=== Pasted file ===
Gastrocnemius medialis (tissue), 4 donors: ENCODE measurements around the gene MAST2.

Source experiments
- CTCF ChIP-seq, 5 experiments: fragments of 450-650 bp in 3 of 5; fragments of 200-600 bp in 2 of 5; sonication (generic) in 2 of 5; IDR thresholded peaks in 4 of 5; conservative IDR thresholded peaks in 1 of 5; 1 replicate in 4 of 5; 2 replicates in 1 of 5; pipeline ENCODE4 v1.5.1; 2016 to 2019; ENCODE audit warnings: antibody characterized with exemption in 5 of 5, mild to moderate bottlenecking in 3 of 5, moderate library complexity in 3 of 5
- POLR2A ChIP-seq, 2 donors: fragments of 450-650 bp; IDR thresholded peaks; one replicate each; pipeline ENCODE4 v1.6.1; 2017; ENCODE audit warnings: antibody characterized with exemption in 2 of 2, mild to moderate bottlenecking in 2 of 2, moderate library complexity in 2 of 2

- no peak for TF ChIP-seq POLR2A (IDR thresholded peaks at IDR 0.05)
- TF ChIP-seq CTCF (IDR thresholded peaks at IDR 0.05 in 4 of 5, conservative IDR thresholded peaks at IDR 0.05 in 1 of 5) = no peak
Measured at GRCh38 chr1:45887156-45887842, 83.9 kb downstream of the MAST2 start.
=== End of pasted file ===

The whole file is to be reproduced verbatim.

Gastrocnemius medialis (tissue), 4 donors: ENCODE measurements around the gene MAST2.

Source experiments
- CTCF ChIP-seq, 5 experiments: fragments of 450-650 bp in 3 of 5; fragments of 200-600 bp in 2 of 5; sonication (generic) in 2 of 5; IDR thresholded peaks in 4 of 5; conservative IDR thresholded peaks in 1 of 5; 1 replicate in 4 of 5; 2 replicates in 1 of 5; pipeline ENCODE4 v1.5.1; 2016 to 2019; ENCODE audit warnings: antibody characterized with exemption in 5 of 5, mild to moderate bottlenecking in 3 of 5, moderate library complexity in 3 of 5
- POLR2A ChIP-seq, 2 donors: fragments of 450-650 bp; IDR thresholded peaks; one replicate each; pipeline ENCODE4 v1.6.1; 2017; ENCODE audit warnings: antibody characterized with exemption in 2 of 2, mild to moderate bottlenecking in 2 of 2, moderate library complexity in 2 of 2

- no peak for TF ChIP-seq POLR2A (IDR thresholded peaks at IDR 0.05)
- TF ChIP-seq CTCF (IDR thresholded peaks at IDR 0.05 in 4 of 5, conservative IDR thresholded peaks at IDR 0.05 in 1 of 5) = no peak
Measured at GRCh38 chr1:45887156-45887842, 83.9 kb downstream of the MAST2 start.